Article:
Chanukka 5784: How Can I Say Hallel this Year?
By Rabbi David Brofsky, Ra”m at Midreshet Lindenbaum
Many years ago, I had the great zechut of participating in Midreshet Lindenbaum’s annual Poland trip. Each year our students travel after Sukkot, and inevitably, one these days will be Rosh Chodesh. That year, we visited Auschwitz/Birkenau on Rosh Chodesh. As usual, Rav Brown planned each day with much attention to detail, and we stopped first at the Oświęcim Synagogue to daven and say Hallel, as how could we say Hallel on the grounds of Birkenau?!
This year, I find myself thinking of that trip and that same spiritual dilemma: How can I say Hallel this year, just two months after our brethren were murdered, maimed and abused, and while our soldiers (including my son) are fighting in the trenches of Gaza?
This dilemma deepens as we discover that the central theme of Chanukka is “shevach” – to praise God. Indeed, the Al HaNissim prayer concludes, “…and established these eight days of Ḥanukkah in order to give thanks and praises unto Your holy name.” We fulfill this mitzva of shevaḥ vehodaa through various activities, such as publicizing the miracle (pirsumei nissa), lighting the neirot Ḥanukka, and through the recitation of Hallel each day.
Interestingly, Rambam discusses the laws of Hallel in the first of the two chapters dedicated to the laws of Ḥanukka (Hilkhot Megilla VeḤanukka, chap. 3), rather than among the laws of prayer or Yom Tov. Rambam chose Hilkhot Ḥanukka as the most suitable context for the laws of Hallel because the laws of Ḥanukka are essentially the laws of “shevaḥ vehodaah.”
The Talmud lists the eight days of Ḥanukka among the eighteen days (twenty-one days in the Diaspora) on which we recite the full Hallel (Arakhin 10a). However, unlike the other days, which are distinguished by a unique korban, and a prohibition of melakha, the gemara explains that Hallel is recited on Chanukka “because of the miracle.” Some Acharonim (Maggid Mishna, Ḥatam Sofer) suggest that the Hallel of Ḥanukka may actually be a greater obligation than the Hallel recited on the festivals, as the obligation to recite Hallel in response to divine salvation originates “midivrei kabbala,” in the words of the prophets. What miracle is worthy of eight days of praise and thanksgiving?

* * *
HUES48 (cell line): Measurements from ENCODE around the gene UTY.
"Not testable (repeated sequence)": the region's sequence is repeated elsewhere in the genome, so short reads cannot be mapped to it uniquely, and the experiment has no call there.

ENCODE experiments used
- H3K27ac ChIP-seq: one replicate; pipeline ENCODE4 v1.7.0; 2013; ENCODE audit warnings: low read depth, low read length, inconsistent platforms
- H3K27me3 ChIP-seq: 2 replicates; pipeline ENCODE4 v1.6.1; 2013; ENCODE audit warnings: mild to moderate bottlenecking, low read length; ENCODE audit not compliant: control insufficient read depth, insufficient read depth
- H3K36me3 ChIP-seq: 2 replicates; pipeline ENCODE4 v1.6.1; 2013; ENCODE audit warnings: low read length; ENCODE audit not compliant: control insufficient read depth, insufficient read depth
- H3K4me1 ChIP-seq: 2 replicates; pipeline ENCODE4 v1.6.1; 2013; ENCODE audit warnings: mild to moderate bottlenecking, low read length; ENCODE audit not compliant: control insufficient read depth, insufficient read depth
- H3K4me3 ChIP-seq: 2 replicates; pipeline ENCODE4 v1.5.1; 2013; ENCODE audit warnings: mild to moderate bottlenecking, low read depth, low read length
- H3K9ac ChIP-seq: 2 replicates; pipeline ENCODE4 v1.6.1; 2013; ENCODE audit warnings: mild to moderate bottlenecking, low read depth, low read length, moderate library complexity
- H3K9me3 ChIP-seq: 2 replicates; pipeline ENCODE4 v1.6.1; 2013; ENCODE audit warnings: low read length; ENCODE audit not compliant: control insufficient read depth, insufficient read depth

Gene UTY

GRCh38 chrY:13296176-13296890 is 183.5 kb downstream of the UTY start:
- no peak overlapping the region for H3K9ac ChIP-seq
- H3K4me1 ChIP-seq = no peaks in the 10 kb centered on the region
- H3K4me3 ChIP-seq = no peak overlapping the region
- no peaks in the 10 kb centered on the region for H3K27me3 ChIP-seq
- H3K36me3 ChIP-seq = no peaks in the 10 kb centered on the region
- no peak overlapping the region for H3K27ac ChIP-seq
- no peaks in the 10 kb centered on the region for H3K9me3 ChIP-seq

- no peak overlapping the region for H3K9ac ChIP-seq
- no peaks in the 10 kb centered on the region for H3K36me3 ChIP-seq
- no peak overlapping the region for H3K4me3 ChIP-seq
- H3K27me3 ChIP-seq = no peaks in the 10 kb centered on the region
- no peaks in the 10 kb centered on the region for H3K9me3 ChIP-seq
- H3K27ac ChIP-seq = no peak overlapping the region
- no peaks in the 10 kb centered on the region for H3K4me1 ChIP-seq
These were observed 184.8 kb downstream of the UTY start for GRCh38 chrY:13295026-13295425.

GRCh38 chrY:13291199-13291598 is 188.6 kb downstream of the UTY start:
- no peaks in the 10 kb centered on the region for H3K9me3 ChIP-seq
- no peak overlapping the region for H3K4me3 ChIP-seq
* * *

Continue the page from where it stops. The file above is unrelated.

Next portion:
The Rambam (ibid. 3:1) describes the miracle of Chanukkah:
The Jews suffered great difficulties from them, for they oppressed them greatly,
until the God of our ancestors had mercy upon them, delivered them from their
hand, and saved them. The sons of the Hasmoneans, the High Priests, overcame
[them], slew them, and saved the Jews from their hand.
They appointed a king from the priests, and sovereignty returned to Israel for more than 200 years, until the destruction of the Second Temple.
The Rambam implies that in addition to being saved from persecution and oppression and to the miracle of the single cruse of oil, which lasted for eight days, we observe Chanukka for eight days in order to praise God for the restoration of Jewish sovereignty in the Land of Israel.
This year, with great apprehension and even difficulty, I will say Hallel all eight days of Chanukka. Unlike during the atrocities of the Holocaust and other attacks and persecutions throughout Jewish history, we now have the ability to defend ourselves and build our own future, with the help of God, in the Land of Israel. We are thankful, just as our ancestors were over two thousand years ago, for the gift and responsibility of Jewish autonomy. B’ezrat Hashem, we will succeed and build a better and brighter future for the Jewish people and Medinat Yisrael.